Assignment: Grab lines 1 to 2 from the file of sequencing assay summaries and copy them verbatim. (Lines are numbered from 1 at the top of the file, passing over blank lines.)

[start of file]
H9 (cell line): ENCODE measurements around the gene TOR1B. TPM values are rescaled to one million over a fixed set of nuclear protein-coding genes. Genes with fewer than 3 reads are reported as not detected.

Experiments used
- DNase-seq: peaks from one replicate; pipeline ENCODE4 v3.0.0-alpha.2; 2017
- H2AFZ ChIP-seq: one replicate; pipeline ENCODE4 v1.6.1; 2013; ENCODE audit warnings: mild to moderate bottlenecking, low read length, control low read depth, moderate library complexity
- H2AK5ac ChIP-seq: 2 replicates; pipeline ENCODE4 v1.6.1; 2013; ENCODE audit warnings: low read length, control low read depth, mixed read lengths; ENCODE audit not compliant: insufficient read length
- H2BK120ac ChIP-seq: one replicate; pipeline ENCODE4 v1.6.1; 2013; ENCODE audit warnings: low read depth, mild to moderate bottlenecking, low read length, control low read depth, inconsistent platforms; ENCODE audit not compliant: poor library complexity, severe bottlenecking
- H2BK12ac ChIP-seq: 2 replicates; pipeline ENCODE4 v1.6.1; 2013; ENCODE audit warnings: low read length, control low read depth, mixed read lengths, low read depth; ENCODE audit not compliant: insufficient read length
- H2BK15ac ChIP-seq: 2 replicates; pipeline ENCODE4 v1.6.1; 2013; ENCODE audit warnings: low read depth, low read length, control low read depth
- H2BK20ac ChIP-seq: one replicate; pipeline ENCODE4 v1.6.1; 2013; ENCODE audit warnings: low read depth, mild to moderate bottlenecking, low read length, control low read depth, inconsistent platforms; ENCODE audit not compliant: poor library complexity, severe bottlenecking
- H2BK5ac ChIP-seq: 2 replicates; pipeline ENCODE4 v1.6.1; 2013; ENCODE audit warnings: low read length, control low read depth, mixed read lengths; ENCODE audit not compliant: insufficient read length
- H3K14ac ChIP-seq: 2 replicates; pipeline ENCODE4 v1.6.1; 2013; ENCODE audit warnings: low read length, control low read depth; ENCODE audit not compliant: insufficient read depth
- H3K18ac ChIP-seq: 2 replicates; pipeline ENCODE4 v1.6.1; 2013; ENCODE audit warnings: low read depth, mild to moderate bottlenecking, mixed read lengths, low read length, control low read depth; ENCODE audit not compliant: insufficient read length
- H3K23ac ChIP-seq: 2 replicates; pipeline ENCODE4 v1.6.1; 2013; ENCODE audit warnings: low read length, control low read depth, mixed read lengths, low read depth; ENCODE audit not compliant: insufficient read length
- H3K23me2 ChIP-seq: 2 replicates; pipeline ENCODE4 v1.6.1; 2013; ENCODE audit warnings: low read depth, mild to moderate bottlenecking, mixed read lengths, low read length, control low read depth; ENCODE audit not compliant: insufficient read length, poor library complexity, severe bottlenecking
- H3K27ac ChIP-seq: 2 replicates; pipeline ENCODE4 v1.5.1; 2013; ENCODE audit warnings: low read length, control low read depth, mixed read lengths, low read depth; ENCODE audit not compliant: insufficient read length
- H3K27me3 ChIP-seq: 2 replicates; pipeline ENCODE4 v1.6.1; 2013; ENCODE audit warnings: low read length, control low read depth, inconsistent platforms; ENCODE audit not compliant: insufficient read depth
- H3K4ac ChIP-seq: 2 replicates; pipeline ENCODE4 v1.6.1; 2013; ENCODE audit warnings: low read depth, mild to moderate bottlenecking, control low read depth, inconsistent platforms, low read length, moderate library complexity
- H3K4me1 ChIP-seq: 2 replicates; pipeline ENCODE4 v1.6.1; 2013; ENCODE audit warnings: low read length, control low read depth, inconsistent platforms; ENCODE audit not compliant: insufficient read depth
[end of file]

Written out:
H9 (cell line): ENCODE measurements around the gene TOR1B. TPM values are rescaled to one million over a fixed set of nuclear protein-coding genes. Genes with fewer than 3 reads are reported as not detected.

Experiments used